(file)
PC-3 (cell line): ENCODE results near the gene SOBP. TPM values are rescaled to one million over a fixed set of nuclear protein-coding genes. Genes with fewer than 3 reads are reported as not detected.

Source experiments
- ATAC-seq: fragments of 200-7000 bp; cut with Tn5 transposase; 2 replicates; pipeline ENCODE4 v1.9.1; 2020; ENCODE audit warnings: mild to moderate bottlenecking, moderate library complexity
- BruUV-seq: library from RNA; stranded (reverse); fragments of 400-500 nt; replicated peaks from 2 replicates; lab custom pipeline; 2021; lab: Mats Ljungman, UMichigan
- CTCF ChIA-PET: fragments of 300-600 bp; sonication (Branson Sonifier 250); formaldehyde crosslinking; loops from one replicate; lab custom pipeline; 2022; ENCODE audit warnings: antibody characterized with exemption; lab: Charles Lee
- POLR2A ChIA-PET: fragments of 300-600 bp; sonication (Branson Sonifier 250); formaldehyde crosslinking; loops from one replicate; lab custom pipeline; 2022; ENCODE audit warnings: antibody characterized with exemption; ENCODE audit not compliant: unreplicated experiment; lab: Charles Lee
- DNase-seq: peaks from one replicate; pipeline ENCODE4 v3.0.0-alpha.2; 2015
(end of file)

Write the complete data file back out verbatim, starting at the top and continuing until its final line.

PC-3 (cell line): ENCODE results near the gene SOBP. TPM values are rescaled to one million over a fixed set of nuclear protein-coding genes. Genes with fewer than 3 reads are reported as not detected.

Source experiments
- ATAC-seq: fragments of 200-7000 bp; cut with Tn5 transposase; 2 replicates; pipeline ENCODE4 v1.9.1; 2020; ENCODE audit warnings: mild to moderate bottlenecking, moderate library complexity
- BruUV-seq: library from RNA; stranded (reverse); fragments of 400-500 nt; replicated peaks from 2 replicates; lab custom pipeline; 2021; lab: Mats Ljungman, UMichigan
- CTCF ChIA-PET: fragments of 300-600 bp; sonication (Branson Sonifier 250); formaldehyde crosslinking; loops from one replicate; lab custom pipeline; 2022; ENCODE audit warnings: antibody characterized with exemption; lab: Charles Lee
- POLR2A ChIA-PET: fragments of 300-600 bp; sonication (Branson Sonifier 250); formaldehyde crosslinking; loops from one replicate; lab custom pipeline; 2022; ENCODE audit warnings: antibody characterized with exemption; ENCODE audit not compliant: unreplicated experiment; lab: Charles Lee
- DNase-seq: peaks from one replicate; pipeline ENCODE4 v3.0.0-alpha.2; 2015